This week Eddie sent us an interesting question. It seems that his chronographs don’t change their date at midnight. Here’s the whole text of his question:
“Has anyone noticed the common phenomenon when it draws near midnight for most mechanical chronograph watches? The date change does not usually occur! With simpler movements, manufacturers of brands usually set the date change fairly close to the dot but most chronograph watches I have come across, including half a dozen I own: Omega, Longines, Ventura, Sinn, Schwartz Etienne etc, tend to have the date change only after 1 am. Is there a reason, technical, conventional or even habitual, for this delay?”
A nice one. Something I’d never noticed myself, so this seems worth investigating. First, I noted that the chronograph’s Eddie mentioned, are most probably all equipped with a Valjoux 7750 caliber. As well I noted that he explicitly talks about the date-change, not day-change, while often Valjoux 7750 calibers are equipped with day and date indication.
So next thing to do for me was having a look at chronographs in my own collection. I found a Sinn 103.St, which has a Valjoux 7750 caliber, a Sinn 142.St, using a Lemania 5100, an Omega Speedmaster Moonphase with a Lemania 1866 caliber, and a TAG-Heuer Monaco which has an ETA 2894-2 caliber. The latter being, in fact, an ETA 2892-2 with a chronograph plate on top of it, hence a modular design.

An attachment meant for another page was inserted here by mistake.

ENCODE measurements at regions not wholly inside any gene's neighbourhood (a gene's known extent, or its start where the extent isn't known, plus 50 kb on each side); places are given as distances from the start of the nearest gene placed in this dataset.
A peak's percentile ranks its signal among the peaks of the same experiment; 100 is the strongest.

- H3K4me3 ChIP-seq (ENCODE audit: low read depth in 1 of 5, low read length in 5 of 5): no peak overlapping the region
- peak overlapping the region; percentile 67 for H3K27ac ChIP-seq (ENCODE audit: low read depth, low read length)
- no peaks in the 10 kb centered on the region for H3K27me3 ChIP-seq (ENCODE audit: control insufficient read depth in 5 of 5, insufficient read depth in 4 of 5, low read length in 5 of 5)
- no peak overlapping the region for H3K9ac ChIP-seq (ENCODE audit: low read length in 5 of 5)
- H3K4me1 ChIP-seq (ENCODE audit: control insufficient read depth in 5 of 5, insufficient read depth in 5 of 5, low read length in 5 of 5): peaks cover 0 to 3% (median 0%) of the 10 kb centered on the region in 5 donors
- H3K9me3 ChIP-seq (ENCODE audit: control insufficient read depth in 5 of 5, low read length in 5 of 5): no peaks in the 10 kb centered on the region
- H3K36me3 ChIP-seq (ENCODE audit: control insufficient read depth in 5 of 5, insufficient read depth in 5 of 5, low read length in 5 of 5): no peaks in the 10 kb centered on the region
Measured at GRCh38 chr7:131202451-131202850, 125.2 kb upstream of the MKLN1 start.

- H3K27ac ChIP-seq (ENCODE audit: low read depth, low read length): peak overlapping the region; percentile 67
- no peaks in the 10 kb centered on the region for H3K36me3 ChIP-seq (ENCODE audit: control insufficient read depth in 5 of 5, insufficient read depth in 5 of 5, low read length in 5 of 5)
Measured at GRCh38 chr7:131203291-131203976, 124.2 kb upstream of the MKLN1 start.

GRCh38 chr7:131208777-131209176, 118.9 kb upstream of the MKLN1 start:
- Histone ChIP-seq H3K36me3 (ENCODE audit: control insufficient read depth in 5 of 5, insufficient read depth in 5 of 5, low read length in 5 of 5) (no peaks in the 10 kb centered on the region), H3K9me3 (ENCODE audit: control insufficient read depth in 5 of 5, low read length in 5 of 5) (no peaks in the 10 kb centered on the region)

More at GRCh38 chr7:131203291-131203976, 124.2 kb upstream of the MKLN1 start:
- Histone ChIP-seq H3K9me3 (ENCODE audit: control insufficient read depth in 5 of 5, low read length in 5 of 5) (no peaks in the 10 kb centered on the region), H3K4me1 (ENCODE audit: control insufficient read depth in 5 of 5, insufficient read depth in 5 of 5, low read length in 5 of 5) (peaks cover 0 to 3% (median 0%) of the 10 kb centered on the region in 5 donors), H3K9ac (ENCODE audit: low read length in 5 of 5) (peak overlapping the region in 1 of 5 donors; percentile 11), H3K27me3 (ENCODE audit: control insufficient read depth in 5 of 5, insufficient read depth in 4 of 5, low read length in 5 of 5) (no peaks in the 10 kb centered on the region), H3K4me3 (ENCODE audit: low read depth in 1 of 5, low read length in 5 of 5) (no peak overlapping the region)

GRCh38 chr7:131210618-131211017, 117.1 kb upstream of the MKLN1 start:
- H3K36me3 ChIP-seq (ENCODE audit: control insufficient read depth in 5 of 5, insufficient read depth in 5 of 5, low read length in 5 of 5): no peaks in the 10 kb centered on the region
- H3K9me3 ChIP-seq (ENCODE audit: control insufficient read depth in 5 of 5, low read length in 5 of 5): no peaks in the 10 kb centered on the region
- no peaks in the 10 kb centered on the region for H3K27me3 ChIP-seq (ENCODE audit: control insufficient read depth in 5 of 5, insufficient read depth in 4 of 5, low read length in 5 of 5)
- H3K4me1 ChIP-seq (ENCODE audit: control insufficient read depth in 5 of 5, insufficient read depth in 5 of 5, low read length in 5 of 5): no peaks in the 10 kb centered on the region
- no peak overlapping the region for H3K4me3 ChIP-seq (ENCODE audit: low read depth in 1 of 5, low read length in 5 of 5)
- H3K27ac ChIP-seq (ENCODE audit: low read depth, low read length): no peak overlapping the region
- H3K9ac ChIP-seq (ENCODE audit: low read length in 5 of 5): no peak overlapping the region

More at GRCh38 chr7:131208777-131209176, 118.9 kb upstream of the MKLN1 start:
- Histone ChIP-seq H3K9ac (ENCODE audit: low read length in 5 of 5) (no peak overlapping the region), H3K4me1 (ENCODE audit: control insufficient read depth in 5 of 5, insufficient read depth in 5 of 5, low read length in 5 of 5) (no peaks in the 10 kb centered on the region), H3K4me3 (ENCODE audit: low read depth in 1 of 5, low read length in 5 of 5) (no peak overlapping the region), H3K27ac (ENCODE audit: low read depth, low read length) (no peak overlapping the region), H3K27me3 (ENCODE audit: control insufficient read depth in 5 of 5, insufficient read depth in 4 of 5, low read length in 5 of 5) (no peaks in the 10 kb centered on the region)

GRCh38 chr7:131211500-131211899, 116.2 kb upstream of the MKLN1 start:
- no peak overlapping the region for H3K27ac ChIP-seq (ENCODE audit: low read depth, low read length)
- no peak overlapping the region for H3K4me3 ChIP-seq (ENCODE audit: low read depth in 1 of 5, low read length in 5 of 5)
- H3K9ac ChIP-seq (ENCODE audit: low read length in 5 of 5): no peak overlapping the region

Guess what? All movements finished the change of date, more or less, exactly at 00:00 hr. To be extra sure – and because my assumption that Eddie’s watches use Valjoux 7750 movement – I took another watch with a Valjoux 7750 based movement, an Omega Speedmaster Automatic. This one as well had changed its date at 00:00 hr.
Hmmm. So that leaves me puzzled. Why are Eddie’s half a dozen chronographs changing their dates around 01:00 hr, and five of my chronographs finish changing at 00:00 hr..?
Something I noticed with my own chronographs is that the actual changing of the date took quite some time. I could see the changing starts before 23:00 hr already, and then finishes mostly spot-on with a click to the next date at 00:00 hr. I wonder why that was, so had to learn about the construction enabling the date indicator to change.
This kind of information can be found for instance on the ETA website. This has a very comprehensive technical section on their chronographs. You’ll find a direct link to that section here. From different calibers, like the Valjoux 7750, all kind of technical documents are available. Much of the content is copyrighted, however, I’m sure ETA allows us to use one of their drawings to explain the date setting construction of their caliber. For the explanation, I’ll use another picture as well though, and that’s of the identically constructed Sellita SW500 chronograph caliber. Here we go.
To advance the date disc, we see a little wheel containing a triangular notch. That’s the number 66 in the drawing below, the date indicator driving wheel. There’s another more or less equal one, number 65, but that’s the wheel driving the day indication; let’s focus on the date indication here, as that’s where Eddie’s question is about.